© Copyright 2014 - 2019 The Unsung World | Alexandra Ola Walsh | All Rights Reserved. 

  • White Instagram Icon
  • White Twitter Icon

Ecuador &

The Galapagos

Ecuador Highlights

 

Expedition: The Great Escape: 2014-15

Adventure Time: 4 Weeks

Ecuador has most definitely earned itself a favourite stamp in my book! The landscape is utterly beautiful. Volcanoes, mountains, craters, valleys, lakes, The Galapagos Islands – Ecuador really does have it all, and it probably has the best of it, for what I’ve seen. It’s spectacular.

Travellers I had met en route said that Ecuador was the country that surprised them the most – it is very much a well-kept secret, and in my opinion is one of the most beautiful countries I have visited in the world.

 

From Colombia we travelled to Ecuador by land, via Popayan and Ipiales, crossing the border and catching a bus direct to Otavalo.

 

These are my highlights! Hit the links to scroll down to a specific location.

Otavalo

In Ecuador the land is sacred and the environment protected. The culture and spirituality resonated most in Otavalo. We couldn’t have had a more beautiful introduction to the country.

Otavalo is a largely indigenous town in the North of Ecuador, surrounded by the peaks of the Imbabura, Cotacachi, and Mojanda volcanoes. Imbabura is of significant importance to the local culture and considered the sacred protector of the region. On the western slope, an area of loose earth perfectly resembles a heart. This area, known as the “heart of the mountain” is much beloved by residents and appears in local art depicting the volcano. The area is said to be enchanted, as no human nor animal has been capable of scaling or hiking across it.

The indigenous Otavalenos are most famous for weaving textiles, which are sold at the famous Saturday market, considered one of the most important markets in the Andes.

 

Places to Stay

Hostal Riviera Sucre


Around $26 a night for a large double private room with private bathroom. Decent Wifi, nice, homely communal areas including a garden, library and a living area with fireplace make this a home away from home.

Things to See and Do

 

Otavalo Market

Ave. Amazonas N23-23 y Veintimilla, Otavalo, Ecuador.

Although the largest market is on Saturday, there are plenty of market stalls and shops selling all sorts of crafts and textiles throughout the week in the Plaza de los Ponchos.

 

During the market’s peak, most of the town's streets fill with stalls selling textiles, jewellery, leather goods, fake shrunken heads, indigenous clothes, wool, handicraft and street food. Be sure to bag yourself an Alpaca scarf - all sizes, colours and patterns and under $10!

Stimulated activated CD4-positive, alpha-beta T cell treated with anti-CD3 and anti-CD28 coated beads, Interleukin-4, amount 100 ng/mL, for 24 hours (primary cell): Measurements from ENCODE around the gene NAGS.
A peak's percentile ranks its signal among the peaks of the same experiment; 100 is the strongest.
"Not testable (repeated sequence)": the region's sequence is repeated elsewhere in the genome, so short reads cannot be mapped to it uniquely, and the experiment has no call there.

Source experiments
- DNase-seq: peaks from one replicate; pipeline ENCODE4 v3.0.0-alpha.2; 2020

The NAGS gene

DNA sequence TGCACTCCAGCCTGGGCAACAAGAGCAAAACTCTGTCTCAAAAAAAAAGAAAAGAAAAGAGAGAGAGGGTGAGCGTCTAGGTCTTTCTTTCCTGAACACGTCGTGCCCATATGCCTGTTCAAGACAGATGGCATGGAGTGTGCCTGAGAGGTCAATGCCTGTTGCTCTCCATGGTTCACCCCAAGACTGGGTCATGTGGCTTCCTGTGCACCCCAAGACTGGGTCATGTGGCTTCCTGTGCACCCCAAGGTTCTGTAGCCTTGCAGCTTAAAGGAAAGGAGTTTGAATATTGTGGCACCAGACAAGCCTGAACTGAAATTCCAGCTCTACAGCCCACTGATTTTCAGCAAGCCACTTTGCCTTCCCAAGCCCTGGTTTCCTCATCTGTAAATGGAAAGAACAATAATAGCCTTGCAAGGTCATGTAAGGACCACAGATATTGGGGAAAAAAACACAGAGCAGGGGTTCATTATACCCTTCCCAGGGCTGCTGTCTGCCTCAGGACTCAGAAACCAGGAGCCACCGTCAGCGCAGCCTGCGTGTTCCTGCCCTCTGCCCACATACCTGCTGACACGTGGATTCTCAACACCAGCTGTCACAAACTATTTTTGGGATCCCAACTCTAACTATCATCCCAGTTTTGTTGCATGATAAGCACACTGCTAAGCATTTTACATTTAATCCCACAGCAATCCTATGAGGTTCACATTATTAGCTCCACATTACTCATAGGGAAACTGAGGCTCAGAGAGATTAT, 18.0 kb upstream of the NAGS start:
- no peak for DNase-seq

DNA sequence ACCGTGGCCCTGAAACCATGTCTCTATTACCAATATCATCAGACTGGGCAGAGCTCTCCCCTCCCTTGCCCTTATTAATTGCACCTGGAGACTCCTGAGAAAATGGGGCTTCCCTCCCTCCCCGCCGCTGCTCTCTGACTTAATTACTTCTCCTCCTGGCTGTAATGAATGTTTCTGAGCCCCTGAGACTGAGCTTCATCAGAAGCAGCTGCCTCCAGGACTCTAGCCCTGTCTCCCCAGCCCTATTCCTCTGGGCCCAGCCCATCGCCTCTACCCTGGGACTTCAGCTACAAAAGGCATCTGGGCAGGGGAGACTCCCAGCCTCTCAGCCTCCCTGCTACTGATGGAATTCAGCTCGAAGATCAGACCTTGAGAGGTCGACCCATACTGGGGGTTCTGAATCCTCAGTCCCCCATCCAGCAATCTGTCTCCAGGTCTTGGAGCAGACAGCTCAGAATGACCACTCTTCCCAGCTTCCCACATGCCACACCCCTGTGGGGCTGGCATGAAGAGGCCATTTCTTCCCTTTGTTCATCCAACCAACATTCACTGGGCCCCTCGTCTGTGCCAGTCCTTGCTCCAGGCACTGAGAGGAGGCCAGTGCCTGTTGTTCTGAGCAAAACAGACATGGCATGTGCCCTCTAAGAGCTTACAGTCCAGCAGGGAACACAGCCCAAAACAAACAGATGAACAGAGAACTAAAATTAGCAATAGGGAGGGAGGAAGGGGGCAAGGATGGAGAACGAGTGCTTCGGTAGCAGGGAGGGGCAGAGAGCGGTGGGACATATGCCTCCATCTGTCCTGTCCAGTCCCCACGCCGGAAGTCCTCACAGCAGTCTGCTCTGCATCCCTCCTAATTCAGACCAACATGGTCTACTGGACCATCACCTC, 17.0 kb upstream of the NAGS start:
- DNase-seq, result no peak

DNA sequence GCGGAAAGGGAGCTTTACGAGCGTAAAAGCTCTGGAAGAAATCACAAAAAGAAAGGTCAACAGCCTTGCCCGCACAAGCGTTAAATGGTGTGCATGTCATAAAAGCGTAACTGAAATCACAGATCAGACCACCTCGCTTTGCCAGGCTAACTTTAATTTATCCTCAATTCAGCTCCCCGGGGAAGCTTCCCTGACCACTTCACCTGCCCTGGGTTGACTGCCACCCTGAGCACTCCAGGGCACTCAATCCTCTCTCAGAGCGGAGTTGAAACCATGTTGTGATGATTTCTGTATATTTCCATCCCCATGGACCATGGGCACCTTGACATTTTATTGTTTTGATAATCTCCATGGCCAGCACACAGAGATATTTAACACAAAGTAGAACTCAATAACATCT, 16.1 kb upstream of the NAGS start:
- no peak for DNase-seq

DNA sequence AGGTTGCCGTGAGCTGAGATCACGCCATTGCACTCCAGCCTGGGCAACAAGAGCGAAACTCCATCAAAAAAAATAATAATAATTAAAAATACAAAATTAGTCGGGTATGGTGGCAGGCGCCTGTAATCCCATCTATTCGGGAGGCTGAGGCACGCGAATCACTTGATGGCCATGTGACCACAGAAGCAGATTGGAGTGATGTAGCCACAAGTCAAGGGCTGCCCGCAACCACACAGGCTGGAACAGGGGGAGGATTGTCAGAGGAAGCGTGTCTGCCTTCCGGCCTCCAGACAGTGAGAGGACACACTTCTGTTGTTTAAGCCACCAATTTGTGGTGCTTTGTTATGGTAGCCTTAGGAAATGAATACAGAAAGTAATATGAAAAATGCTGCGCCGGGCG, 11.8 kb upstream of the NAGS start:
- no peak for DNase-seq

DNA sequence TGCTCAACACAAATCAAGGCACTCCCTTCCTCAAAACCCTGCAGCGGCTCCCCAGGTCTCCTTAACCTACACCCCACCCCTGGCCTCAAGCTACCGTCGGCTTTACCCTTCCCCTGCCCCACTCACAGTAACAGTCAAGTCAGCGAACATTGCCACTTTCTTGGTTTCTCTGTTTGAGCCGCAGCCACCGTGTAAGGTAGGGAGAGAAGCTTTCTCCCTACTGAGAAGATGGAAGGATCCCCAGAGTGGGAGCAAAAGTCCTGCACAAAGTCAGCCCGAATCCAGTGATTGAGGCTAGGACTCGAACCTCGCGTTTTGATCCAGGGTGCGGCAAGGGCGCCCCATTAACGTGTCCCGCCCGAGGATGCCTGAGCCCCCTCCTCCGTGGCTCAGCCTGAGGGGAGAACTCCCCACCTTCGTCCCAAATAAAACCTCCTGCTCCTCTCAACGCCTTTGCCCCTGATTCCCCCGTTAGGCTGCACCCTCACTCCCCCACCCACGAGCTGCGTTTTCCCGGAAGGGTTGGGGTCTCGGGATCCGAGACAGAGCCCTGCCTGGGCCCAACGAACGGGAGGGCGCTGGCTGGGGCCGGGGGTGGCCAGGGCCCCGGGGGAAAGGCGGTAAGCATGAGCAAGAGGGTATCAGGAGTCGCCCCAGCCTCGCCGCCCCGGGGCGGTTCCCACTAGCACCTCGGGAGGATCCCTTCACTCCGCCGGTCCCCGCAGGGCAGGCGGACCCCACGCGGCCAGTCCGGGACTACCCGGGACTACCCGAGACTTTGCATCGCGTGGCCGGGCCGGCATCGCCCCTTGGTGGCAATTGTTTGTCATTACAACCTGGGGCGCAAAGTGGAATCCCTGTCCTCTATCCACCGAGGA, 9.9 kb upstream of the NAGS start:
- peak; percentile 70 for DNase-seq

Hike the nearby Laguna Cuicocha

Located at the foot of the Cotacachi Volcano, west of the Chota River, this extinct eroded volcano is best known for its deep crater lake and two lava islands. Absolutely gutted we didn’t have time to explore this lake and its mystical surroundings but you can’t do it all, and hey it gives me a great reason to return. Enquire at your hostel for information on how to get there. You can hike independently.

Tahuantinsuyo Weaving Workshop

We were lucky enough to visit a factory where a family produce thousands of beautiful Alpaca scarfs for a company based in Holland – Bufandy. Our good friend Dorien, founder and director of Bufandy offered us a guided tour of her workshops, which sadly are not open to the public, however, there are many weavers in Otavalo who offer tours.

 

The tours offered by the Tahuantinsuyo Weaving Workshop are rated highly on Trip Advisor

Eat, Drink and Be Merry

There are plenty of options for eating out in Otavalo. Just check Trip Advisor for a list of recommendations. These are the places I ate, and heartily recommend.

 

Mi Otavalito - Sucre 11-19, Otavalo, Ecuador

$4 lunch – delicious! Best food eaten in over a month. Fresh, traditional and full of flavour.

 

Deli Cafe Restaurant - Great for sweet stuff – a little on the pricey side.

Quito

 

Quito is the highest official capital city in the world, located on the eastern slopes of Pichincha, an active stratovolcano in the Andes mountains.

The city itself is most famous for being situated on the equator line, dividing the Northern and Southern hemispheres, and was one of the first World Cultural Heritage Sites declared by UNESCO in 1978, for this very reason. A monument and museum marking the general location of the equator – la mitad del mundo (the middle of the world) – in the city centre makes for a great day trip!